JAKARTA — Health experts have a better understanding of the patterns and characteristics of the disease caused by the SARS-CoV-2 virus. Although the transmission speed of the Omicron variant is faster than that of Delta, there is hope that the daily Covid-19 report will slow down more quickly without having to treat many patients or suffer fatalities.
“Without intending to be grateful for a disaster, we are grateful that even though the transmission rate is fast, the number of patient care in hospitals is still significant below the Delta wave in July 2021,” said Spokesperson for the Covid-19 Task Force at Sebelas Maret University (UNS) Hospital, Dr Tonang Dwi. Ardiyanto told reporters in Jakarta, Friday (25/2/2022).
The Omicron BA.1 subvariant, according to Tonang, has the characteristics of rapidly developing in the respiratory tract, but slowly developing in the lungs. This is what should be suspected as a factor in the symptoms experienced by patients infected with Omicron, which tend to be milder than the Delta variant.
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“But we should be worried about the Omicron BA.2 subvariant whose developmental ability in the lungs can be close to that of Delta’s,” said Tonang.
According to him, the average degree of disease severity in patients infected with Omicron is indeed lighter than last year’s Delta variant. However, we cautioned against the Omicron BA.2 subvariant. Even so, he hopes, with many gaining natural immunity from infection and adding more and more being vaccinated, the variant of the virus will not develop any further.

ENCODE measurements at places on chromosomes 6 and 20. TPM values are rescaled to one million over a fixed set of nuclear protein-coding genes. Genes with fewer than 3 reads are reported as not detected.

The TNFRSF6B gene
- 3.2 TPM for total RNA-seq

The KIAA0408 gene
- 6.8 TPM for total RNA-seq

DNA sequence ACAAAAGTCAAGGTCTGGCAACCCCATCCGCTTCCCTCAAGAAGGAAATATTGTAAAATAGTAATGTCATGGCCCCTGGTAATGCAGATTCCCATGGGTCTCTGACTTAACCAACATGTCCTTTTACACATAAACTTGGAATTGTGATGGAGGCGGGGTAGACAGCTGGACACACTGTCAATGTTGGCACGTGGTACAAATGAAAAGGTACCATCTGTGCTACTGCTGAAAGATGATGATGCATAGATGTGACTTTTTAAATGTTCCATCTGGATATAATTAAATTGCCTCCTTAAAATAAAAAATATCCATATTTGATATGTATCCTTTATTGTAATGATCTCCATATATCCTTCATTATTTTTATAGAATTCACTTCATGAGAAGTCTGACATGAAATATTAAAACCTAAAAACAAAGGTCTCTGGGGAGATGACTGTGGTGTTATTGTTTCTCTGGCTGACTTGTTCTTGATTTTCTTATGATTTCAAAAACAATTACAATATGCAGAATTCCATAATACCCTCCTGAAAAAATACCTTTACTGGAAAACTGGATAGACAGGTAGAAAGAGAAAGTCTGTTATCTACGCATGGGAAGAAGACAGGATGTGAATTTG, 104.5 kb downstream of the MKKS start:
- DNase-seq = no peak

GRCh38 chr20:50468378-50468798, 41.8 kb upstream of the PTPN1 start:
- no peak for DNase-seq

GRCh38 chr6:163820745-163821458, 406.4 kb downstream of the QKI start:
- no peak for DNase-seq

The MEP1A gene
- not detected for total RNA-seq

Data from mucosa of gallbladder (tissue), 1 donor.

“I also believe that if the new variant dominates, the previous variant will slowly decrease. But we really don’t need to be stuck with Omicron and Delta. Because all of them are the same Covid-19 virus. It’s just that all variants of this virus are at risk of making patients with severe symptoms,” said Tonang.
Currently, the number of cases being treated at UNS hospitals has slightly increased. It’s just that, he continued, when compared to the previous Delta waves, it was relatively lower.
“At the time of the last Delta wave, we converted more than half of the beds, almost 70 percent were provided for handling Covid-19. Currently, only about 40 percent have been prepared and it’s not full yet,” said Tonang.